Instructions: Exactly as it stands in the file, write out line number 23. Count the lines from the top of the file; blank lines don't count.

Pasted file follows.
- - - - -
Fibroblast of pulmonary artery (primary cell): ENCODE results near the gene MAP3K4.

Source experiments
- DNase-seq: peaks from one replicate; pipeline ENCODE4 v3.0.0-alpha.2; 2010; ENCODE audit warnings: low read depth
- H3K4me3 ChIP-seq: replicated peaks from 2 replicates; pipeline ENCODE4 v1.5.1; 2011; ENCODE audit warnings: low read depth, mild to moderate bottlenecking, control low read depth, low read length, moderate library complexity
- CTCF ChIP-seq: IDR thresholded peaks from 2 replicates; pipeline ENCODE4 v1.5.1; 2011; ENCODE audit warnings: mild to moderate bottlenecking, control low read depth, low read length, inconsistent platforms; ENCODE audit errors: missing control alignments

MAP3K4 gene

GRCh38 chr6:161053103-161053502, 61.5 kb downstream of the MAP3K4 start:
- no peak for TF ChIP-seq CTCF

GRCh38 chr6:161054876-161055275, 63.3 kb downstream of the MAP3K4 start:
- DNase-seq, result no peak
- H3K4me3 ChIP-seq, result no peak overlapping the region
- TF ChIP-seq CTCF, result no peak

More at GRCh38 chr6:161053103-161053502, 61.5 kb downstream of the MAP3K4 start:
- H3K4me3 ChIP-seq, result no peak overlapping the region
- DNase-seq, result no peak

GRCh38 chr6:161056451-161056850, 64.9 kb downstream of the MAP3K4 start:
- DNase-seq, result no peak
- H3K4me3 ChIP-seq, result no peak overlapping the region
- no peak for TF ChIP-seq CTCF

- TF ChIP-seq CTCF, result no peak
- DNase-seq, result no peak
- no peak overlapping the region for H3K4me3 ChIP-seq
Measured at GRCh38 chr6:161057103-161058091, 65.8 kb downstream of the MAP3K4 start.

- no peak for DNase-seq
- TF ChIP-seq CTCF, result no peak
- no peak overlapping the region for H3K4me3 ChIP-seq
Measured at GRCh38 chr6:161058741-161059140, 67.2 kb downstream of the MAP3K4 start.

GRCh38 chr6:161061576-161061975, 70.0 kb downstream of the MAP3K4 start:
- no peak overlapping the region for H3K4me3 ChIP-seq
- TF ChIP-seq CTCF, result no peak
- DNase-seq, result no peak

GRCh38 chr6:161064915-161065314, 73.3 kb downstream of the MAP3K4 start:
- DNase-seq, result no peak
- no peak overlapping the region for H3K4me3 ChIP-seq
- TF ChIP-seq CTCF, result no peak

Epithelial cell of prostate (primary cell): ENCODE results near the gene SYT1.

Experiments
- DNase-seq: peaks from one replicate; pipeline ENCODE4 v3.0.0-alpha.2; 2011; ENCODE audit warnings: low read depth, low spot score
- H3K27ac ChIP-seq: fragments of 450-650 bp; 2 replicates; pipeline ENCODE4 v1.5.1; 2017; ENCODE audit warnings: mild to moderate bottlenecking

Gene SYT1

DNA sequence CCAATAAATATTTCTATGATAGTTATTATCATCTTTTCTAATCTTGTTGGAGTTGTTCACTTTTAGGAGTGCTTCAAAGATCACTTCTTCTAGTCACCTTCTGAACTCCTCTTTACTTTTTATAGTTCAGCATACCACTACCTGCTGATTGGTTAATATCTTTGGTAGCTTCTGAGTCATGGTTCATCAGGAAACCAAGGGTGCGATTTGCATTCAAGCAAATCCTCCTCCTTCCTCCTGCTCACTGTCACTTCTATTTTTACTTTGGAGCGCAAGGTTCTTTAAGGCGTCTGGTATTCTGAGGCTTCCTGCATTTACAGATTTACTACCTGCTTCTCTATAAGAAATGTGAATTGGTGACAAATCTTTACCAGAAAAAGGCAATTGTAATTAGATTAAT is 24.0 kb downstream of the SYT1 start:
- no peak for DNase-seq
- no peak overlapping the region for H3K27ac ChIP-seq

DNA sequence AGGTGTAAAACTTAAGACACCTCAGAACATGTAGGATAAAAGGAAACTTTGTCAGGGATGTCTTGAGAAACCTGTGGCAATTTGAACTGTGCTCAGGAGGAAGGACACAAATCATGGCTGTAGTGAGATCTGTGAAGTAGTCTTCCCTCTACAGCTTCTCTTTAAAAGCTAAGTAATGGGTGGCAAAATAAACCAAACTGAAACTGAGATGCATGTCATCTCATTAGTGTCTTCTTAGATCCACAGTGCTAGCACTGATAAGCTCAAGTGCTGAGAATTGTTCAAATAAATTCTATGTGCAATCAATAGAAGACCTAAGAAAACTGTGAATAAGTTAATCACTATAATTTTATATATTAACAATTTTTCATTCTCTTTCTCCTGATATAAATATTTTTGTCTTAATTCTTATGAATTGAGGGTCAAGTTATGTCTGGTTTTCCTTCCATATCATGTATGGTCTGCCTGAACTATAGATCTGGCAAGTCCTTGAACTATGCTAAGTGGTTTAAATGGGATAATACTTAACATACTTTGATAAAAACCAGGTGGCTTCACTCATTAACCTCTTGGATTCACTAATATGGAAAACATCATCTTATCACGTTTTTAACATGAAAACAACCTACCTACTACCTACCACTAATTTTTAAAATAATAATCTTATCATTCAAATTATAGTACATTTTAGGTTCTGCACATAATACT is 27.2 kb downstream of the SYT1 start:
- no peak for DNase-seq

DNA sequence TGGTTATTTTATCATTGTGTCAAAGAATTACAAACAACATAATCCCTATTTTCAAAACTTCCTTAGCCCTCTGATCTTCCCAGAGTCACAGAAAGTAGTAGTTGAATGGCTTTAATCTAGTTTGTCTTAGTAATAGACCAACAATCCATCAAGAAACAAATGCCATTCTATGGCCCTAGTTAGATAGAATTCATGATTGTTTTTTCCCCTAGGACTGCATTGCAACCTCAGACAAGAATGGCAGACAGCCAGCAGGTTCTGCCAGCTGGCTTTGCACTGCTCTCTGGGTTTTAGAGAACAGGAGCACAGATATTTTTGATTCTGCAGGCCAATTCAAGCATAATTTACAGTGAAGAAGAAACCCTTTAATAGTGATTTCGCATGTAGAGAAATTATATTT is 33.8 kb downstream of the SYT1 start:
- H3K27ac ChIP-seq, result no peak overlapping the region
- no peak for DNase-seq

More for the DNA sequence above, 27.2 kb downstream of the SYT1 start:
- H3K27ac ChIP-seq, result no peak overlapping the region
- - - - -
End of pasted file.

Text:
Measured at GRCh38 chr6:161057103-161058091, 65.8 kb downstream of the MAP3K4 start.